A first project in Runway
For this exercise I wanted to explore “recreating” as an idea. The original clip is from a competition in a recreational, semi-historical dance. In this community, some amount of intentionality sits around re-creating the dance forms in as much authenticity as possible, to some extent “freezing” the dance in past and attempting to modify the modern community to mirror that of the historical one. In some ways I consider this an impossible task; to build a scene out of wholesale different cloth. There is something about this desire to capture the intangible past that I attempt to express here. Over time, the piece drags the performers out of their context, warping and freezing them, making them brighter and bolder until all that’s left is the colorful imprint of their movements.
The first pass at this is below, and I’m actually pretty partial to it. It required me exporting the masked clip in order to mirror it horizontally, which was pretty annoying. It uses the Kandinksy model to generate the colorful video in the background, and some simple “light leaks” effects for the other dancers.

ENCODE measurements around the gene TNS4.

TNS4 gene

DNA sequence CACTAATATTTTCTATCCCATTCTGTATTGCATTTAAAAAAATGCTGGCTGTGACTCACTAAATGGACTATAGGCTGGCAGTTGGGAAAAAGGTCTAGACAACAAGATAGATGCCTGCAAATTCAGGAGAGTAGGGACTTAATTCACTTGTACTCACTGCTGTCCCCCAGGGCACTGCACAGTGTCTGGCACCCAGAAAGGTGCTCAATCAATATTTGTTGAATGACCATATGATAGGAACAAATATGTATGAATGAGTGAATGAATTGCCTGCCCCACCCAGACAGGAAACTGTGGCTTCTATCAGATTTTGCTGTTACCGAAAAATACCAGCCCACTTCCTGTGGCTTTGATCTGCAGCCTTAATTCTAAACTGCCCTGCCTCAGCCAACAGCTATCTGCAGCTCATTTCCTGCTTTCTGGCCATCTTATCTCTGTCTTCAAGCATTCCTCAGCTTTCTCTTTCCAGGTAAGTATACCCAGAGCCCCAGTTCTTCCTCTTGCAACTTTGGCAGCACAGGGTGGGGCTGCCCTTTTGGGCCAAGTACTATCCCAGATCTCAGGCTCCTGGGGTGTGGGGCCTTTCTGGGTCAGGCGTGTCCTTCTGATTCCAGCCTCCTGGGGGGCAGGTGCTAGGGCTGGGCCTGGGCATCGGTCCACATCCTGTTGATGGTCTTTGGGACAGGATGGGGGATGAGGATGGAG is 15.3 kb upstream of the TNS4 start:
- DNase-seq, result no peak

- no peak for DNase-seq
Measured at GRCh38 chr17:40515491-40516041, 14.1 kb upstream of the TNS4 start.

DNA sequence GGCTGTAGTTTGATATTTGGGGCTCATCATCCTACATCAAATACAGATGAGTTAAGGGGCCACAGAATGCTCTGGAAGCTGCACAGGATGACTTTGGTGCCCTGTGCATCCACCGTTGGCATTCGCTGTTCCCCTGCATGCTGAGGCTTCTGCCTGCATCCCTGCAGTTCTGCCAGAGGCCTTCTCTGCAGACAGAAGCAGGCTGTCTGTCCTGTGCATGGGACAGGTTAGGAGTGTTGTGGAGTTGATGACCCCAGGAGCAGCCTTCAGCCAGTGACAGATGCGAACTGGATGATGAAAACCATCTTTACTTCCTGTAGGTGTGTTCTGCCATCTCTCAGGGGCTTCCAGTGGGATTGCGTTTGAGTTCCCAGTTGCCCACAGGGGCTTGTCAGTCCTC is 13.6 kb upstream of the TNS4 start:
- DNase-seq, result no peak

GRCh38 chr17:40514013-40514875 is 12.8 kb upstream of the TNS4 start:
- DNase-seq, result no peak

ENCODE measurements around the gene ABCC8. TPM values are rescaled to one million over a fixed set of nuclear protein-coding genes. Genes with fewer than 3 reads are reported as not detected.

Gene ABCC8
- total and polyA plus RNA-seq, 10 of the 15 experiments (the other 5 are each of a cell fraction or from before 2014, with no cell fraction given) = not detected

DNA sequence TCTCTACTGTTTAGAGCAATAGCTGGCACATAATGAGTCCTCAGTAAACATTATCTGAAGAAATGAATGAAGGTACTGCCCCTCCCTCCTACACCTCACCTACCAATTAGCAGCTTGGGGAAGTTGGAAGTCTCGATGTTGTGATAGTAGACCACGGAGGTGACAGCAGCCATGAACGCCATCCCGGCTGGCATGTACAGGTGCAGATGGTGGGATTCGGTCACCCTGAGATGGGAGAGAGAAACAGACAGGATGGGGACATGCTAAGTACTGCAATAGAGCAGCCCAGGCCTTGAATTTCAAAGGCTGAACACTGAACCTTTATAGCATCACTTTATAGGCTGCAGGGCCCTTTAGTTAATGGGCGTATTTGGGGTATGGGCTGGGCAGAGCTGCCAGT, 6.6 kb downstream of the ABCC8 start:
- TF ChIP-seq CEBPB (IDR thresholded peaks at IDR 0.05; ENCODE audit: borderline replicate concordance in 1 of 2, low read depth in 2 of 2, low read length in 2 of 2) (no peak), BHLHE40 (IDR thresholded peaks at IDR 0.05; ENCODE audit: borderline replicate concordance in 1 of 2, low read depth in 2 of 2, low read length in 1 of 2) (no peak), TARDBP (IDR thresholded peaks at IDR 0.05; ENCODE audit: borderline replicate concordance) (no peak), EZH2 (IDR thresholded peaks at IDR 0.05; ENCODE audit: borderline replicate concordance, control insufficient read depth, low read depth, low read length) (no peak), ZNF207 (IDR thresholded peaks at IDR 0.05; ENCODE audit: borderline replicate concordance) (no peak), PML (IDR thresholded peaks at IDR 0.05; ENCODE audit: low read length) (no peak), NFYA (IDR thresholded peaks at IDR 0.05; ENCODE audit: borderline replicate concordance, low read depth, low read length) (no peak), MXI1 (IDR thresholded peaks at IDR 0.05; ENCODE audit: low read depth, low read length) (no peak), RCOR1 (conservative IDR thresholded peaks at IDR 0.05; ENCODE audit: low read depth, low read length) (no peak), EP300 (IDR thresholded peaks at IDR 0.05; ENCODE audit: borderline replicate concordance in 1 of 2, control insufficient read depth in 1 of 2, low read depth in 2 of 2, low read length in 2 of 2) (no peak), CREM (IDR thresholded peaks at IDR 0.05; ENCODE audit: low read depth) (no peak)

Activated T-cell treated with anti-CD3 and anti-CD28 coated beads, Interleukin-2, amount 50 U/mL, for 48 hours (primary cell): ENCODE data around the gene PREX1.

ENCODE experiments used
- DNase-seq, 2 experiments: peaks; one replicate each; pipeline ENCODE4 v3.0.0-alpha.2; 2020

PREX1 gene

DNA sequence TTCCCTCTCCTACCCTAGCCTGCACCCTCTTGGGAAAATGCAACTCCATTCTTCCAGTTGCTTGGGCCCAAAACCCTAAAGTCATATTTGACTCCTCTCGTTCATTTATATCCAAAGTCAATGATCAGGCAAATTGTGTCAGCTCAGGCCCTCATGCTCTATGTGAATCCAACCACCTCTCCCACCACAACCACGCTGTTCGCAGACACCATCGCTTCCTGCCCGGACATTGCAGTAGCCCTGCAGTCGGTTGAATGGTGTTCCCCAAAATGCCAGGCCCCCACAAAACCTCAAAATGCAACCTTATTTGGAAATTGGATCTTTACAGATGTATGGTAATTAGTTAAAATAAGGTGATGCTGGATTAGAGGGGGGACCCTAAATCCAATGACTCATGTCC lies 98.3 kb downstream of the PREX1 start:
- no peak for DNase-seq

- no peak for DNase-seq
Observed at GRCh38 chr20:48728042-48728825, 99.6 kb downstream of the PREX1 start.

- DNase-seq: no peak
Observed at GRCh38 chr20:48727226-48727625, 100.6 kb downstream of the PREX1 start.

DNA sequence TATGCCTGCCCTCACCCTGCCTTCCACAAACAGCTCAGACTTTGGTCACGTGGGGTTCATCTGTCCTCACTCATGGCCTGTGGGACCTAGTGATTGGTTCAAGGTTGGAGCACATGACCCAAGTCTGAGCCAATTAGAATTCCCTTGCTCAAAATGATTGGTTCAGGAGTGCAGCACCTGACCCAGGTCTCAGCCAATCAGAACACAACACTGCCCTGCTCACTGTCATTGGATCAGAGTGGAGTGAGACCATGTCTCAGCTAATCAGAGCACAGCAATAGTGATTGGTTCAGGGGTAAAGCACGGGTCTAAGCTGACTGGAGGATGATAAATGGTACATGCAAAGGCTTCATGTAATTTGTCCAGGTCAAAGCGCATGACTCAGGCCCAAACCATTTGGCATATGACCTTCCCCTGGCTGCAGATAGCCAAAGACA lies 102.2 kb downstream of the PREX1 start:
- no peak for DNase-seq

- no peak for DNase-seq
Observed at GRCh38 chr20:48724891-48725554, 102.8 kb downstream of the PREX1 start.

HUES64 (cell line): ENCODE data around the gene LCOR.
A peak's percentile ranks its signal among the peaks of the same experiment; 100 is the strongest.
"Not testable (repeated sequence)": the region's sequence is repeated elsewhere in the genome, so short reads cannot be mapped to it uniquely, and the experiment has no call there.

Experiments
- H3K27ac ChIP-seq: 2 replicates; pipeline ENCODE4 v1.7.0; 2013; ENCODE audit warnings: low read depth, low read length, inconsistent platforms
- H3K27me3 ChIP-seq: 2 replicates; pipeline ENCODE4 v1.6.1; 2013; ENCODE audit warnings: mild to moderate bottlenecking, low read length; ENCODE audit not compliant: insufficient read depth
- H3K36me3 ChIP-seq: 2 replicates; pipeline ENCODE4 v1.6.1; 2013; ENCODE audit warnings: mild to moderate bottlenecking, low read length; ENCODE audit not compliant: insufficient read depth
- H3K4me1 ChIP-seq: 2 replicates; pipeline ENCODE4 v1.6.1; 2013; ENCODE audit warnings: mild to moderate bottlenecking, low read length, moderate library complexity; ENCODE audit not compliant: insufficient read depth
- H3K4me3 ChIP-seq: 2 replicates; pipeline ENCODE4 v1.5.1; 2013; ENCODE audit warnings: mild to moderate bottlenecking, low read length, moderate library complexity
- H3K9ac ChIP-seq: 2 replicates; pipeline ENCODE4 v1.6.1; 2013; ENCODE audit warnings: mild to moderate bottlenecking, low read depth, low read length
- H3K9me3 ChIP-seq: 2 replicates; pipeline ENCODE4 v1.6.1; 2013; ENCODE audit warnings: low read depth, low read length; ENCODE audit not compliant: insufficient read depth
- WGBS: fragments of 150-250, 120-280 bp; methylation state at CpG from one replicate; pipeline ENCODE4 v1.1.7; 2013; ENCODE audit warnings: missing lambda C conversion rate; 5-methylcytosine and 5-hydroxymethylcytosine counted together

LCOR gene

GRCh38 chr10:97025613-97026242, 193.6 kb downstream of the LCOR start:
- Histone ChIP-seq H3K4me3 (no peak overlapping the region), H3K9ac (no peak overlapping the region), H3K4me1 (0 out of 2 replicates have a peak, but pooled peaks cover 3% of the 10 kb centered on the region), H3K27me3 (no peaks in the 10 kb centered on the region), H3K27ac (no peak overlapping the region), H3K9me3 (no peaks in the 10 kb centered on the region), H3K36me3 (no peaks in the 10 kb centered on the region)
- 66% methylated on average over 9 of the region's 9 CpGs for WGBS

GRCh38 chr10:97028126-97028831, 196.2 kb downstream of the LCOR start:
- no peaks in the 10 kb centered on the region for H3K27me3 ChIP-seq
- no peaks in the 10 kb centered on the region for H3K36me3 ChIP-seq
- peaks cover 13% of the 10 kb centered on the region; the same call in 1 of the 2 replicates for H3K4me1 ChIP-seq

For the second pass, I wanted to explore a more story-based approach, so I went back to the original clip and started working on a transition, rather than a full and immediate break from reality. Through a lot of trial and error, I ended up with the piece below.
A few hiccups along the way:
- I found a lot of features undiscoverable or difficult to unearth with Runway. Without the standard menu-and-search-bar interface, it took a bit of hunting around to find even the most basic of editing tools.
- Much of the time, runway would freeze clips while I was working on them, leaving ghostly and static silhouettes on the screen. These weren’t reflected in the final piece, but that almost made it more unpredictable to work with.
Either way, I think that Runway might make an interesting intermediate step in a filmmaking process for the future
Dancers in the video are myself and Sarah Elise.